In one of those on-line CS courses I am sort of participating in, one of the discussions was to talk about the classroom technologies the teachers were using. Almost exclusively the conversation is Smart boards, computer labs and a teacher iPad. Some discussed computer lab management software like LanSchool. One teacher even said she used classroom technology every day because she entered her grades into grading software. Is this stuff really classroom technology considering the year is 2014? Here is my idea of classroom technology – the kid has it in his or her hand whenever it is needed. The kid can project to and for the class when needed. The kid has all the software needed, at hand, whenever needed. This does not mean the class goes to a lab when needed. It means the kids open their backpack and fish out their classroom technology.
Here is my present math and programming classroom.
- Every kid has a laptop. If they do not I have some loaners but I rarely have a kid needing one. Parents seem to have added laptops to the school must have list of supplies. (My programming kids need a Windows laptop. Macs resulted in a pain in the rear.) I do not use the laptops every day but when needed I expect them to have one available.
- I have a method of handing out and receiving digital homework. Right now it is either through a server that has no access outside the school network or email. I will play with Google Classroom this fall to see if it will do the trick. The main issue is having a one way folder for kids to turn assignments into. There are solutions, I just have to find one that is easy.
- I have a projector that plugs into the network. Up to 4 kids can simultaneously connect to it wirelessly from their own laptops. A kid in each quadrant if need be. The projector (Dell S300wi) was $2000 3 years ago so I assume there are newer cheaper models out there now.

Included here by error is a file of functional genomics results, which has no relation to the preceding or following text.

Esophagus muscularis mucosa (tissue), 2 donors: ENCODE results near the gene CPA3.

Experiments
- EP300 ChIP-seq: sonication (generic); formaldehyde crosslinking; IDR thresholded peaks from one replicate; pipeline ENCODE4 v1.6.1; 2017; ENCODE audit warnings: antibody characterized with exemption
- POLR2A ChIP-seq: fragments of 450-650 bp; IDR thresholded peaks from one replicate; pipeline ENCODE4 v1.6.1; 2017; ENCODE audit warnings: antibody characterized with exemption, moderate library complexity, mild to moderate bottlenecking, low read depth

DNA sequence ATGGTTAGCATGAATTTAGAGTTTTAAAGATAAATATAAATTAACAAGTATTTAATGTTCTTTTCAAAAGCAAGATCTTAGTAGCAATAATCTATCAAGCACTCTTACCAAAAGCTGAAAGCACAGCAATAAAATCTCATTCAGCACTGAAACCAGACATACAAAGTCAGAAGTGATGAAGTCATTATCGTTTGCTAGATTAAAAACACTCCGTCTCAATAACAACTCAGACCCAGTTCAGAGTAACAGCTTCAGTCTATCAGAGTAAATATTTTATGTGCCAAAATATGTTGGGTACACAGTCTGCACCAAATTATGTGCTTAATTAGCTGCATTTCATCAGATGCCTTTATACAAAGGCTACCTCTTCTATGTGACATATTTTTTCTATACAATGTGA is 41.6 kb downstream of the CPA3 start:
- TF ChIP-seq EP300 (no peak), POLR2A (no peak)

- I have a Smart board I rarely use. The projector reduced the need. When I need to do Smart board type stuff I do it on my laptop anywhere in the room.
- I have a good old white board for the “sage on the stage” type stuff. I do not think teaching will ever be able to completely escape that presentation mode. It works well. There are some things that just work best on the big board. Now if I can just learn to do legible handwriting.
- My furniture moves. I am not a kids in nice rows type. There is an outfit that makes student desks on wheels. My ideal desks. But I can foresee bumper car issues and classroom management issues. Movable furniture allows physical collaboration. Two kids side by side comparing projects is not always somebody just copying. It sometimes means one kid is teaching another. A teacher’s greatest teaching goal.
5 and 6 are not “tech” but they are necessary for my concept of a tech based classroom.
I have one last desire for classroom technology, a large touch screen tablet with an attachable keyboard. A 17 inch would be dreamy. I have 10 inch tablets but it is hard to hit the icons sometimes and I am also blinder than a bat. I want the mobility the tablet offers yet the convenience of a full sized keyboard. Removing the keyboard also makes the thing reasonably light.
My concept and goal for classroom technology minimizes the teacher held tech and maximizes the student held tech. The teacher needs to get out of the way and let the kids learn.
Is real classroom technology economically feasible for all schools? In my opinion student owned technology to be used in the classroom is not a thing of choice. If the American education system is going to do any fundamental job market or “real world” preparation for our students it has to be to get them ready to actually use and manage their own technology, not watch the teacher teach with it. “But our school cannot afford this” is what I hear a lot of. I spend about $400 for a new Windows 7 laptop. I can get refurbished Win 7 laptops with a lifetime parts warranty for $200. The local public school system pays $800 a laptop to do the same job the $400 laptop is going to do. A new Chromebook (which I am not a big fan of) is about $230. They are correct, they cannot afford to purchase laptops for their students. Most schools do not seem overly concerned.